Bream fishing is expected to be fair this time of year on the Blackwater River.  Anglers in the marsh section should focus on undercut banks during an outgoing tide.  Anchor and fish a red wiggler or small nightcrawler on a #6 hook.  Use a light weight and fish it on or near the bottom for a chance at a big redear sunfish (shellcrackers).  If you are fishing farther up river, try to get out of the current, either at an eddy on an outside bend or in a cover off of the main river.  Look for fish to move up shallow into submerged vegetation if the sun has been out for a few days.  This small warm up is just enough to get big sunfish into the feeding mode, which can provide some fast action in an otherwise slow time of year.

 

Yellow River

FW_YellowRiver.jpgSanta Rosa, Okaloosa and Walton counties

The Yellow River is a 92-mile-long river of which 61 miles occur in Florida's Okaloosa, Santa Rosa and Walton counties. The Yellow River flows in a southwesterly direction into Blackwater Bay, an arm of Pensacola Bay.  One major tributary, the Shoal River, joins the Yellow near Crestview, Florida.  The Shoal River lies entirely within Florida with a length of 33 miles.  The Yellow River has a sandy bottom, white beaches and large sandbars.  A 56-mile section of River from SR-2 to SR-87 is designated the Yellow River Paddling Trail. View current river conditions throughout Florida. External Website

There are numerous access points to the lower Yellow River system provided by two fish camps near the mouth of the river (Brown's and Lindsey's), south of Milton, and numerous landings along the river, including Guest Lake Landing (South of Holt), Milligan (below Highway 90), Crestview (highways 85 and 90), Blackman (Highway 2), and the Highway 87 crossing southeast of Milton.

 

Current Forecast:

The Yellow River offers anglers the opportunity to tangle with many different species of freshwater fish.  Stringers of hand-sized bluegill and redear sunfish are common, as well as giant Flathead Catfish (Florida –state record was caught from the Yellow River in 2011).  To top it off, a Chain Pickerel weighing nearly 6 pounds was caught from the Yellow River by a local angler fishing for Crappie.  With all of these options, anglers may have a hard time choosing which fish to target, but it doesn’t get much better than Largemouth Bass fishing on the Yellow River.  FWC electrofishing surveys have indicated that this waterway holds an abundance of chunky 2-3 pound fish that should be holding in areas out of the current, just off the main river.  Target these fish in oxbows and sloughs, such as Log Lake or Guess Lake, using small spinnerbaits or Texas-rigged soft plastics.  Farther downstream, several nice fish were sampled in the marsh areas at the mouth of the Yellow River, Skim Lake, and the Weaver River.  The current here is slower than farther upstream, so you can get by with lighter-weighted plastics that fall seductively in front of a hungry largemouth. DOA shrimp and un-weighted Senkos fit the bill for this kind of fishing.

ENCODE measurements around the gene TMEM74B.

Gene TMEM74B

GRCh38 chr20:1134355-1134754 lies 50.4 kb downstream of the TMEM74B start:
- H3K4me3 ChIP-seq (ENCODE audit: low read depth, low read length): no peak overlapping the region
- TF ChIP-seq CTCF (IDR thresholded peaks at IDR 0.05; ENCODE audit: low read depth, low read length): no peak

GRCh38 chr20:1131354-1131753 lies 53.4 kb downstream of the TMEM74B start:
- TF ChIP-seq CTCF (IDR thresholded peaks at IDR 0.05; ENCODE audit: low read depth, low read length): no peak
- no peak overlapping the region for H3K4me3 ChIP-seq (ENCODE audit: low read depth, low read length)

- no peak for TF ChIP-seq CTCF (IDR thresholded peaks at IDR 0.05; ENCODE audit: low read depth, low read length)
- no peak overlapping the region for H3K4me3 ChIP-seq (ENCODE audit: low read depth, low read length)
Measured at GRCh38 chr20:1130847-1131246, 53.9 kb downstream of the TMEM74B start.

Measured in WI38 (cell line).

Bream fishing may be a bit slow this time of the year, but live bait fished around structure should produce some fish. Bring crickets and worms if possible, because one type of bait will generally out fish the other on any given day. Crickets have reportedly been working the last few weeks.  Anglers near the Miller Bluff area are fishing these under a float and watching for any movement, as the bites have been very subtle. If you are fishing in the tidal section of the river, try to catch a falling tide for best results. There were also several big redear sunfish (such as the one pictured) observed in the middle section of the river between Log Lake and Guest Lake during recent surveys by FWC biologists. Try to fish slightly deeper water in places of reduced current, or wood cover located in the runs and outside bends of the river.

Stripers, hybrid stripers, and spotted sea trout should be biting near the mouth of the Yellow River, as well as in Skim Lake and the Weaver River. Try trolling small crankbaits, lipped-minnow imitations, or soft plastics rigged on a jig head. These fish usually stack up in outside bends and other deep sections of the river, so slow down and fish the area thoroughly if you pick up a fish or two trolling.

 

It is illegal to take or possess alligator gar without a valid scientific collectors permit. Consequently, even attempting to take alligator gar that you intend to release is breaking the law. Alligator gar are native to Panhandle Rivers and can grow to more than 150 pounds. Their gator-like snout is distinctly different than the snout’s of spotted or longnose gar, the two other gar species found in the panhandle. Researchers are evaluating the population size and other biological considerations that will help inform possible future regulation changes (See: MyFWC.com/research, and then click freshwater, and alligator-gar).



FWC Facts:
While native to South America, peacock bass have been stocked in South Florida canals and have become a very popular game fish.